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Trichinae Certification: Meat Safety Model

The joint industry/government program to certify herds free from trichinae could improve pork's image. It also could prove to be a model for future pre-harvest meat safety programs.

A voluntary trichinae certification program is being billed the first step in formation of an on-farm Hazard Analysis and Critical Control Point (HACCP)-like program for the pork industry.

The Trichinae Herd Certification Program will use farm inspections and slaughter testing to document that hog management practices are effectively reducing exposure to the trichinae organism. The project is a joint effort of the National Pork Producers Council (NPPC) and several USDA agencies.

Reduce Pork Stigma In reducing the threat of the parasite, the trichinae certification program seeks to eliminate the long-standing stigma surrounding pork. The consumer perception that pork must be cooked well done to avoid trichinae worms still exists, says David Pyburn, DVM, director of veterinary science at NPPC.

In fact, trichinae infection in pork is virtually non-existent. Certification should ease domestic concerns and assure pork's safety to international customers, helping to lift artificial trade barriers. Exporter Premium Standard Farms (PSF) has tested more than 7 million carcasses for trichinae and has not found a single positive sample.

Ultimately, packers like PSF will expect producers to share responsibility for consumer food safety concerns. By taking the initiative, the pork industry has the chance to develop its own on-farm HACCP-like program, states Pyburn.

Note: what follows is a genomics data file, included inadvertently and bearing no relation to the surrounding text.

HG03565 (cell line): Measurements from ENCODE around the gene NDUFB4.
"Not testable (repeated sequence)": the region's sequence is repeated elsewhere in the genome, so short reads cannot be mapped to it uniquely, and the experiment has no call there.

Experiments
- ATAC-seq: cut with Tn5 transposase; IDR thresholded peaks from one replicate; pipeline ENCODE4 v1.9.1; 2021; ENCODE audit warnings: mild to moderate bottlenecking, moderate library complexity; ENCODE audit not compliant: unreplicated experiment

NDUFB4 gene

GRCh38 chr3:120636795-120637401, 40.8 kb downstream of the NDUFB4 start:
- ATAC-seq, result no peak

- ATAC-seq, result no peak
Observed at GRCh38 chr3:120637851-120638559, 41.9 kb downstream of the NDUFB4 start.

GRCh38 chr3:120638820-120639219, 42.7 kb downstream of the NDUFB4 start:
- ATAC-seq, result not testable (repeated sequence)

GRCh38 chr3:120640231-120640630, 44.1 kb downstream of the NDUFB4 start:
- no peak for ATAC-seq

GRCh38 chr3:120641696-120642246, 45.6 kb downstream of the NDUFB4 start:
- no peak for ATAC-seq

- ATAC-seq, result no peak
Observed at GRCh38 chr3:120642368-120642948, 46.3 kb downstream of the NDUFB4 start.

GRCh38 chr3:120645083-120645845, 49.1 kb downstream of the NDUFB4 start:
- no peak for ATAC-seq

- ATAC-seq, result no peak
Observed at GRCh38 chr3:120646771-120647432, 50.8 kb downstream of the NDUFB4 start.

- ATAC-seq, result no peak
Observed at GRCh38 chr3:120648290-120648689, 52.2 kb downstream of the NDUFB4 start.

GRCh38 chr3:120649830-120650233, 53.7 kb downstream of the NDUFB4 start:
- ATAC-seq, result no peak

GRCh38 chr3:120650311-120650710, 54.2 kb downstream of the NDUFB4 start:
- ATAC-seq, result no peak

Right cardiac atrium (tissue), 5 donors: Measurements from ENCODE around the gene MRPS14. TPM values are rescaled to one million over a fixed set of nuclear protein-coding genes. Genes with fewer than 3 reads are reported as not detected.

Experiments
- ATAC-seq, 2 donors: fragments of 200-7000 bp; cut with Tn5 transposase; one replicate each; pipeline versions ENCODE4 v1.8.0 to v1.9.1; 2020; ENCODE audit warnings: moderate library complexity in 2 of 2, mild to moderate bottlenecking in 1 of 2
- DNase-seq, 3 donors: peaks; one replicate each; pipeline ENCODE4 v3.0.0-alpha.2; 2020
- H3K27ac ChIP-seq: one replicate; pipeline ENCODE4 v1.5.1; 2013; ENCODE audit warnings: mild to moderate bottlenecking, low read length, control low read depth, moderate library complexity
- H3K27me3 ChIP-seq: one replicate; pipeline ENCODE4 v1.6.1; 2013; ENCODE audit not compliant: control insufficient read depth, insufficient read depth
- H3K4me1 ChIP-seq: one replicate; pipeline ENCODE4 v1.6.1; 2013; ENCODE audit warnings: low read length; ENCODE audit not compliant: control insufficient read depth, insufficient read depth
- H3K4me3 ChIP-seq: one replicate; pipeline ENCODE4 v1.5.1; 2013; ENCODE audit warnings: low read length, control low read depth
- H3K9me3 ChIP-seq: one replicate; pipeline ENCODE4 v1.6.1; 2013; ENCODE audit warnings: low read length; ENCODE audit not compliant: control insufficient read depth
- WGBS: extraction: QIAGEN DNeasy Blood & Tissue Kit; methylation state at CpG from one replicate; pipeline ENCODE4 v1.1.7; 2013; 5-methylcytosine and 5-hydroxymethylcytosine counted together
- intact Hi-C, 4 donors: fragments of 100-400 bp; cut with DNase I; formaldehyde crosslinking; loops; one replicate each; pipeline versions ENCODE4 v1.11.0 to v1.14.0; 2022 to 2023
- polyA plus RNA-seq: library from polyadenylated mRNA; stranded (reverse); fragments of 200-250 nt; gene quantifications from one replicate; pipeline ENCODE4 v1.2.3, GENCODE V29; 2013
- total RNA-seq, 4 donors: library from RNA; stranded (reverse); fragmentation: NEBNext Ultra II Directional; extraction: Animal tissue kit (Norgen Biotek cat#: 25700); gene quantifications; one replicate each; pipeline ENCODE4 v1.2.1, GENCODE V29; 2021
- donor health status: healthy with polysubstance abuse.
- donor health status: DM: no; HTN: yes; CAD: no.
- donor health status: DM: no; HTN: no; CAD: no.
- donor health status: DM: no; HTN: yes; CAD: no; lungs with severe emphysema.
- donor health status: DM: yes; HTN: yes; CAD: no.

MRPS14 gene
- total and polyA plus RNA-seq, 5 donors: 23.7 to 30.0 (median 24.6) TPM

Trichinae certification likely will be followed by similar pork safety efforts for toxoplasma and other organisms, he says.

Long-term, all these pork safety efforts should help increase demand, says Pyburn.

Rolling Out The Program The pilot project for trichinae is slated to start this summer. The full certification program is to be rolled out by the end of 2001 and into 2002, he explains. It will take three to five years to change consumer attitudes into believing that pork is trichinae-safe.

Certification includes these four elements:

* Accredited veterinarians, trained in good production practices for trichinae, will work with producer clients to ensure that trichinae infection rates are minimized on their farms;

* An on-farm audit will document trichinae-free status. Periodic audits will be conducted to prove that good production practices for trichinae are being observed;

* A statistical sample of the herd will be tested regularly at slaughter using the ELISA (enzyme-linked immuno sorbant assay) or diaphragm digestion test to verify the absence of trichinae, and

* USDA's Animal and Plant Health Inspection Service veterinarians will conduct random spot audits to ensure completeness and credibility of certifications with trading partners.

In short, the audit gathers information about farm management, biosecurity, rodent control programs, general hygiene, feeding practices and feed storage to verify the production system is producing trichinae-safe pork.

The audit system also will be used in this summer's pilot program on participating farms in Iowa, Minnesota, Nebraska and South Dakota. Trichinae samples will be collected in the Farmland plant at Denison, IA, and the Swift plant at Worthington, MN.